Monday, March 24, 2008

Inmates Running the California Asylum

While homeschoolers should be taken to task for being asleep at the wheel in California, it appears that the California legislature is competing with Arizona for the fiscal irresponsibility award. Granted, homeschoolers are an easy target for bullying. Private schools with uncertified teachers get a pass because most of them are parochial schools with their own standards and they're not afraid to tell the state to take a hike if the state ever tried to mandate teacher certification. Likewise, the state is smart enough to keep their hands off the wealthy who hire their own tutors, certified or not, because they know this group has the power and money to resolve the problem in court and make elected officials look bad. The average homeschooling family, however, is on its own to fight the establishment unless it joins with other homeschoolers as a political block, which, in California, doesn't appear to be the case.

So, why would California's education elite suddenly decide to pick on homeschoolers? Is it because of the vastly inferior education these poor kids get at home? Anyone who knows anything about education in our country is aware of the consistently superior test scores and educational accomplishments of homeschooled children, so this is clearly not the issue.

So why is it that of tutors, private school teachers, and home schoolers, only kids participating in the latter approach are now considered truant from school? It's simple. the education establishment is looking for an easy power grab that will produce more per pupil dollars from the state coffers in the short term. But the number one fiscally troubled state in the country shoots itself in the head by yanking tens of thousands of kids into the public schools. Now, instead of those tens of thousands receiving superior educations at no cost to the state, the state will have to pick up the tab. And it costs the state thousands of dollars more per pupil per year to educate them. The state has been receiving a windfall from homeschooling for years and now they're letting a few greedy superintendents pull the plug.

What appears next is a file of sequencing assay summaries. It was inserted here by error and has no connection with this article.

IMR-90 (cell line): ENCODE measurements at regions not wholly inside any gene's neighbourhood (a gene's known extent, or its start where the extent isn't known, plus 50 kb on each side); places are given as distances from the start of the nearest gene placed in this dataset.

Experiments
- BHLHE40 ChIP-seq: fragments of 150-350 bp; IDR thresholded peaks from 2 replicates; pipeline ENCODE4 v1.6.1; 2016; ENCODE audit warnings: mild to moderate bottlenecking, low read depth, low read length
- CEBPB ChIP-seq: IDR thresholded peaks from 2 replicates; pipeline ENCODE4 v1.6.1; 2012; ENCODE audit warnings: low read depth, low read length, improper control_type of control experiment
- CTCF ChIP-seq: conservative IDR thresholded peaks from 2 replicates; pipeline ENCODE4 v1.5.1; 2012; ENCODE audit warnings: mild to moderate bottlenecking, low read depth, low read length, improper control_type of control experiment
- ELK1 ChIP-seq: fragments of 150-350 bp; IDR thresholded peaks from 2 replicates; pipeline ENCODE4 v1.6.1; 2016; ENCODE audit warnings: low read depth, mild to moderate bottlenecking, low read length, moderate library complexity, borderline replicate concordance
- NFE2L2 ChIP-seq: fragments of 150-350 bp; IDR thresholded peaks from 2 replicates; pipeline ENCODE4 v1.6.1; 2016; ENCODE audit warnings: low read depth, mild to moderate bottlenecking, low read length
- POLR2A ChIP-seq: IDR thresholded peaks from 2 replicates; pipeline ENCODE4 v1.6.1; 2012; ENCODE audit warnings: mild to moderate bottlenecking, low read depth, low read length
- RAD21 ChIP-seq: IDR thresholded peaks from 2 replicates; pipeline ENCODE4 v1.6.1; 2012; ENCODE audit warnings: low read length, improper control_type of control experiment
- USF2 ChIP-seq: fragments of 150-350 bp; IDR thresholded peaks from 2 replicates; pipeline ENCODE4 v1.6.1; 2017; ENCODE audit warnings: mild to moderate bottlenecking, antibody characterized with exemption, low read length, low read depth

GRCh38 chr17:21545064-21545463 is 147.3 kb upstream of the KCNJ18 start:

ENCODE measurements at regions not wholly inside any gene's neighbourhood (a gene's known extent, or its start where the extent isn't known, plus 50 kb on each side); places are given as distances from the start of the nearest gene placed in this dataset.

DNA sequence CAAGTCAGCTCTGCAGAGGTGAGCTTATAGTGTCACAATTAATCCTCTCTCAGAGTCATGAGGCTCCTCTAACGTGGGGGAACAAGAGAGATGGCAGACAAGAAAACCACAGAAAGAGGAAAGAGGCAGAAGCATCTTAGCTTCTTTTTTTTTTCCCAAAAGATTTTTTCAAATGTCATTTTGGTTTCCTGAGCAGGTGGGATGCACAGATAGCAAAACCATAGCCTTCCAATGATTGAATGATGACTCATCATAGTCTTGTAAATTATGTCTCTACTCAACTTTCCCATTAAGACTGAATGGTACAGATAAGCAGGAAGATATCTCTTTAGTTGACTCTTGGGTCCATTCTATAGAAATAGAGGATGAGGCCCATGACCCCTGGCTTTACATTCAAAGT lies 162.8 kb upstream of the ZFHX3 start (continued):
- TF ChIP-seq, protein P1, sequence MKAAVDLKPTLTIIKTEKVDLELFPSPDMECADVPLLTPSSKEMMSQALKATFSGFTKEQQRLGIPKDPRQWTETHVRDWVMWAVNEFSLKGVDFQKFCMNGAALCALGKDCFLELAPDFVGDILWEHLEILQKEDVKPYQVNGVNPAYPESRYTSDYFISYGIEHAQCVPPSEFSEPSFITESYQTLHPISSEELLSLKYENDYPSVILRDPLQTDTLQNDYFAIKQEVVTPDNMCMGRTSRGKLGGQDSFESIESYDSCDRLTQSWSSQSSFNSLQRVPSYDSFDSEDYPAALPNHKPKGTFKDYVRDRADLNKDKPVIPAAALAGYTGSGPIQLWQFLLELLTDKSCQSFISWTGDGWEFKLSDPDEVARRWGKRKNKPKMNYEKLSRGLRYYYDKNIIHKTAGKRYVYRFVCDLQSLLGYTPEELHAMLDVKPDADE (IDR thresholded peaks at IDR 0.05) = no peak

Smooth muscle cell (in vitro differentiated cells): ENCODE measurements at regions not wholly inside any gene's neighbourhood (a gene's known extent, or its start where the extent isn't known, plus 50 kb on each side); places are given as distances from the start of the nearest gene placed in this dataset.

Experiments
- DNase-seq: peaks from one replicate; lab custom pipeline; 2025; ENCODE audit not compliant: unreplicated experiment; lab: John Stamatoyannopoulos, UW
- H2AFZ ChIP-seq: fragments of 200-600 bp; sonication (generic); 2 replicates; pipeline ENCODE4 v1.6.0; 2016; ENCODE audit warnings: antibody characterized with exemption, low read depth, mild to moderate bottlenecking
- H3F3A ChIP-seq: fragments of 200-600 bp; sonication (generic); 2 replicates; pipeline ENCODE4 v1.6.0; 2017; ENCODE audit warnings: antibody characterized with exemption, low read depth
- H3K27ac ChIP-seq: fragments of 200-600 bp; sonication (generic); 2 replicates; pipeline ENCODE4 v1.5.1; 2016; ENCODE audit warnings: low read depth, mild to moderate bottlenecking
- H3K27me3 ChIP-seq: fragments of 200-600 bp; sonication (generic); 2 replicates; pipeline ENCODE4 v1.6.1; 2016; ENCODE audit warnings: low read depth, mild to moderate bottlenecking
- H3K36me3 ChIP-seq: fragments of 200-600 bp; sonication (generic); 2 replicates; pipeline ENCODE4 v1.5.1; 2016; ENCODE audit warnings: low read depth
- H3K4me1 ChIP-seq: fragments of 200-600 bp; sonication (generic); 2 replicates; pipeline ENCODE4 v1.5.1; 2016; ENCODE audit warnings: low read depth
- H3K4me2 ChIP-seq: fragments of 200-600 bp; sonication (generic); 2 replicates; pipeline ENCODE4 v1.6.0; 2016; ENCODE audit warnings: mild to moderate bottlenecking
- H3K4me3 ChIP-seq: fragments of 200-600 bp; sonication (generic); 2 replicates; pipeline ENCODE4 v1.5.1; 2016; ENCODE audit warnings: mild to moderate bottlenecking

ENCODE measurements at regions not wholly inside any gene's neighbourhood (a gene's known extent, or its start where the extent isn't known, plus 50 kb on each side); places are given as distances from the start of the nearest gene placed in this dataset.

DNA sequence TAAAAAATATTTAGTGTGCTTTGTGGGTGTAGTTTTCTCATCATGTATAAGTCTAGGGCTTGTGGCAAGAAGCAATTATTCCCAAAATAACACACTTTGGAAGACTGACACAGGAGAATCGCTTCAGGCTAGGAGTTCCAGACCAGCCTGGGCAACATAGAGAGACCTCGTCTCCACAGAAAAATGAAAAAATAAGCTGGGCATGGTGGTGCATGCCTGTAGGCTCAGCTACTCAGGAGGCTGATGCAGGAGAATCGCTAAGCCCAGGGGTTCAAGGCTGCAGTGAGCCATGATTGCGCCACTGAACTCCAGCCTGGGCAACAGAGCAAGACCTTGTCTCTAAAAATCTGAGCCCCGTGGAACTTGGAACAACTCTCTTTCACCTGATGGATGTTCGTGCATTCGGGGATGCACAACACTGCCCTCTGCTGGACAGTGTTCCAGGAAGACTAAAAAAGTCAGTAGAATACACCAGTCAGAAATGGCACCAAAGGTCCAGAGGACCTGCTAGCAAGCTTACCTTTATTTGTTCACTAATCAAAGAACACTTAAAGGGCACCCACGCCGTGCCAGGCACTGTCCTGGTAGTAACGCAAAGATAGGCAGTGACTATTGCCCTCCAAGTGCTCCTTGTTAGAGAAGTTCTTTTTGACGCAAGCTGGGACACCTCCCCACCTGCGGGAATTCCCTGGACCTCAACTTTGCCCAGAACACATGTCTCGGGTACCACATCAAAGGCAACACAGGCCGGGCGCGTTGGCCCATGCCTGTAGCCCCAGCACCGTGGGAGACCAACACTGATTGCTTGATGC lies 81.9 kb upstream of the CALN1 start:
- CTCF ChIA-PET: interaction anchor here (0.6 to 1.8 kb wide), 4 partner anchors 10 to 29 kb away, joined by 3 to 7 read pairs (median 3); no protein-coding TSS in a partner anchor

Of course, the reality is that most homeschoolers will simply register as private schools, which have no restrictions on them, in order to slip past the law until the problem gets resolved. Already, the state superintendent of public instruction is backing down and congressmen are squeezing the state to get its act together. Eventually, the problem will be resolved, but the rest of the country will be left with one more laugh at California's expense.

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